NEW! Symphonic Soundscapes: Cadogan Hall and RPO Announce Exclusive Collaboration with Digital App Octava
Cadogan Hall and Royal Philharmonic Orchestra announce exclusive collaboration with Octava
Cadogan Hall and the Royal Philharmonic Orchestra (RPO) announce their collaboration with Octava, exclusive to the Orchestra’s Symphonic Soundscapes: The Music of Prokofiev and Sibelius series. Octava is a digital app that delivers real-time programme notes to audiences’ mobile devices during concerts that aims to introduce new audiences to classical music to enhance their concert experience. Read more
Haydn, Schnittke and Beethoven: Danish String Quartet (Frederik Øland and Rune Tonsgaard Sørenson [violins], Asbjørn Nørgaard [voila], and Fredrik Schøyen Sjölin [cello]), Wigmore Hall, London, 9.1.2017 (CS)
Haydn – String Quartet in D major Op.76 No.5
Schnittke – String Quartet No.3
Beethoven – String Quartet in E minor Op.59 No.2 ‘Razumovsky’
Alfred Schnittke’s Third String Quartet is a bold musical statement which, through historic allusion and reinvention, both declares its composer’s artistic heritage and establishes his continuation of the traditions represented by such citations – principally, the string quartet tradition from Beethoven to Shostakovich.
Indeed, the quartet’s ambitions are acknowledged and crystallised in the words of renowned Schnittke scholar Hartmut Schick, who has described the work as ‘an autobiographical essay of Schnittke’s musical formation and the important stages of his work (with reference to key works like the Piano Quintet and the Second Violin Sonata); as an essay on the genre of the string quartet, namely on the tradition of the genre from Beethoven through Webern and Bartók up to Shostakovich … and finally as an essay on the history of Western polyphony from the 16th century through Beethoven’s highly chromatic counterpoint up to twelve-tone techniques and quartertone music, with Bach as the secret centre of everything’.
In this Wigmore Hall recital, the Danish String Quartet used Schnittke’s poly-stylistic juxtapositions to create sustained drama and tension; as episodes were reprised there was an ongoing sense of growth and dynamism. Ironically, so well-defined and discrete were the individual textures, timbres and motivic statements that the DSQ, unintentionally I imagine, emphasised the somewhat rudimentary formal structures employed by Schnittke in which contrasting blocks – shuddering tremolandos, oscillating flutters – sit side-by-side: each persists until exhausted of purpose to be succeeded by a new sound-world.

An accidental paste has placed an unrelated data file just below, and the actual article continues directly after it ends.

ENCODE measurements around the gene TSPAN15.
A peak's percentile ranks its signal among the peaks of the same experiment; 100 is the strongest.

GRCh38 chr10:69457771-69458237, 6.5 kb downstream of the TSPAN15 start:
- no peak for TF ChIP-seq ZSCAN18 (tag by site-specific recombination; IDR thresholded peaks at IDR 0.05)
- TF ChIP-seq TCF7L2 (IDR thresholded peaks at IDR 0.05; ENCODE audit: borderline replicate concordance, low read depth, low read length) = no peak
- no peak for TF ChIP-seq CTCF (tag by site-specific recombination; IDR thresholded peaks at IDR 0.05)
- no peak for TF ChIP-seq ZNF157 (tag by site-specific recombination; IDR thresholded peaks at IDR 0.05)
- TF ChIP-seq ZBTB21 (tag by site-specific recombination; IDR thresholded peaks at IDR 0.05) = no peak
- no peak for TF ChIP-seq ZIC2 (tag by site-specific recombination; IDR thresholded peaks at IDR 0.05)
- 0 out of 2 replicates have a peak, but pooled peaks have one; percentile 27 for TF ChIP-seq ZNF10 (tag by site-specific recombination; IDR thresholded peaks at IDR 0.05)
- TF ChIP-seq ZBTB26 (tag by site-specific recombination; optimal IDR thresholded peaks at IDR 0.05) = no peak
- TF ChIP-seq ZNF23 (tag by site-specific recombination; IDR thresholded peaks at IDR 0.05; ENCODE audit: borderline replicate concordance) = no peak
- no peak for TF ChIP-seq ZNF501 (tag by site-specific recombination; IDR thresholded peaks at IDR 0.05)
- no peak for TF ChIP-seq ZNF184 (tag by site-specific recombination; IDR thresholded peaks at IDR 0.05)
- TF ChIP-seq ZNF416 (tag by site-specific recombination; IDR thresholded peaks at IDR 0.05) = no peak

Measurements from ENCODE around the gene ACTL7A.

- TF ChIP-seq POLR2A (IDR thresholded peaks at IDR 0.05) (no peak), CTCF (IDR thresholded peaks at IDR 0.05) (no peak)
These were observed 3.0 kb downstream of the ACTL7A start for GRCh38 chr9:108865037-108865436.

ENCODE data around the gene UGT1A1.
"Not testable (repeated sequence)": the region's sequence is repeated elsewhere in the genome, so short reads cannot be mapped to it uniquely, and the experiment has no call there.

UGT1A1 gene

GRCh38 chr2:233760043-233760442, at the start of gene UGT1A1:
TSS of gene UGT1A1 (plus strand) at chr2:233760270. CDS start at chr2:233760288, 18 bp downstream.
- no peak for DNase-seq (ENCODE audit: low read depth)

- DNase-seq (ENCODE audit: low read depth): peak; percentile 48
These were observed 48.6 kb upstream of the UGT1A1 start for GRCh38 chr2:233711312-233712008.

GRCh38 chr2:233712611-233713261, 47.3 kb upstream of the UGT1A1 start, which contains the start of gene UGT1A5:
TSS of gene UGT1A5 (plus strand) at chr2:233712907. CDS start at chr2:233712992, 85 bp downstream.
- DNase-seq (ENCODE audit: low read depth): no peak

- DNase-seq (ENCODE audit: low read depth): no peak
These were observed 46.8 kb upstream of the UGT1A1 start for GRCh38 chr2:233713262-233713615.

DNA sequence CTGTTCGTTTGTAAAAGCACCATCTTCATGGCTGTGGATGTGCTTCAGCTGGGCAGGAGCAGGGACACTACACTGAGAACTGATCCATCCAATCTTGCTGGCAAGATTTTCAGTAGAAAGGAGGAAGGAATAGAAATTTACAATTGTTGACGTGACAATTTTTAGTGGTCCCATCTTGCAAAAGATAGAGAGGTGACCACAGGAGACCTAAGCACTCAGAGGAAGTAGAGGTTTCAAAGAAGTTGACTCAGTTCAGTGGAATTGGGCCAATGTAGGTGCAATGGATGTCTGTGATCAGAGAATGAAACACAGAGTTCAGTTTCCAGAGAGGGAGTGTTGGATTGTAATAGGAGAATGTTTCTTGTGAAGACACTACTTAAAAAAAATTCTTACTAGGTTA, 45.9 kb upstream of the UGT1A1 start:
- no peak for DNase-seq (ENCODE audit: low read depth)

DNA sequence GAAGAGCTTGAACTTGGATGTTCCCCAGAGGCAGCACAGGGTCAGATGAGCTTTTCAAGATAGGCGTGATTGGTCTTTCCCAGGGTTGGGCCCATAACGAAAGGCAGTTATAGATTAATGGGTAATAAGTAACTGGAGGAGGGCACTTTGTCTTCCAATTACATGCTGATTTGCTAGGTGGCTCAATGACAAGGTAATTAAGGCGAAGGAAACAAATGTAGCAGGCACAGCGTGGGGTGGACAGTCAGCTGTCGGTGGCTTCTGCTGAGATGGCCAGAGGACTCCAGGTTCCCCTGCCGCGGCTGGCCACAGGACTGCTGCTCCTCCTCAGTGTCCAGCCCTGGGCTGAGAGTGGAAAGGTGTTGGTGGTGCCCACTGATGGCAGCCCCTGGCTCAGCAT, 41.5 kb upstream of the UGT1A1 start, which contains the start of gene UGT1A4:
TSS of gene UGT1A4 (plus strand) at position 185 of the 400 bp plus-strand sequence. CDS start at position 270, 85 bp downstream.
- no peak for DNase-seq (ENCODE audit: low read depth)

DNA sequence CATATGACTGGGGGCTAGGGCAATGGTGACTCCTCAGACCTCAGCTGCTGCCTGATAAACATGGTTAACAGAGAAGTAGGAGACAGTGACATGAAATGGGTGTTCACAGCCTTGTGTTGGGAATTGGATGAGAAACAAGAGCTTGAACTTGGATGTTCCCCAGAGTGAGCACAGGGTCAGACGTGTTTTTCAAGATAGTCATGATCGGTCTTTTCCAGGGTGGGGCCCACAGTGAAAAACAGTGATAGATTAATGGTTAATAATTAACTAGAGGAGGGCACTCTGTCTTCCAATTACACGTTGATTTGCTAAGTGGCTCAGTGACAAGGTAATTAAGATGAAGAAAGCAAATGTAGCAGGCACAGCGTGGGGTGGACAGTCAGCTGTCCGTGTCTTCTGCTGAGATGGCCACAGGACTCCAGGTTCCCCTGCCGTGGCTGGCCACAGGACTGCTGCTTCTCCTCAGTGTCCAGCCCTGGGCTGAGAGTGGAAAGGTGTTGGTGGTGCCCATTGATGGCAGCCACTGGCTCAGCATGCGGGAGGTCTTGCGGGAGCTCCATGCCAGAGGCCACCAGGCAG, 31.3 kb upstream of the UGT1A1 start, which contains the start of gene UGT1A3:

For the Third Quartet is essentially a collage of quotations which weaves references to Orlando di Lasso’s Stabat Mater and Beethoven’s Grosse Fuge with Shostakovich’s self-identifying D-S-C-H motto, among other recollected motifs. The DSQ seemed to relish Schnittke’s enmeshing and amalgamating of the score’s multitude of musical quotations; one could almost feel the intellectual rigour involved in the clarification and articulation of the motifs. But, there was no absence of feeling; indeed, this is a work which wears its emotions on its sleeve – and they are predominantly of a melancholy bent.
The opening, vibrato-less pronouncement of the thematic material borrowed from Lassus – rendered as dizzying glissandi and chromatic slides and snarls – was characteristic of the precise graphic sonorities conjured throughout by the DSQ. They generated tremendous power as the dissonances accumulated, only to be ‘snapped’ by a penetrating pizzicato, and then reassembled.
The middle movement possessed the restlessness of an agitated Scherzo by Beethoven coloured with the wry melancholia of Shostakovich. The climax of this movement was orchestral in scale, and as the grandeur became abrasiveness, edging towards apocalypse, the DSQ captured the explosive energy of the music while absolutely avoiding untidiness. Strong middle voices propelled the trio-like section before the return of the Agitato in which first violinist Frederik Øland played with impressive power and authority.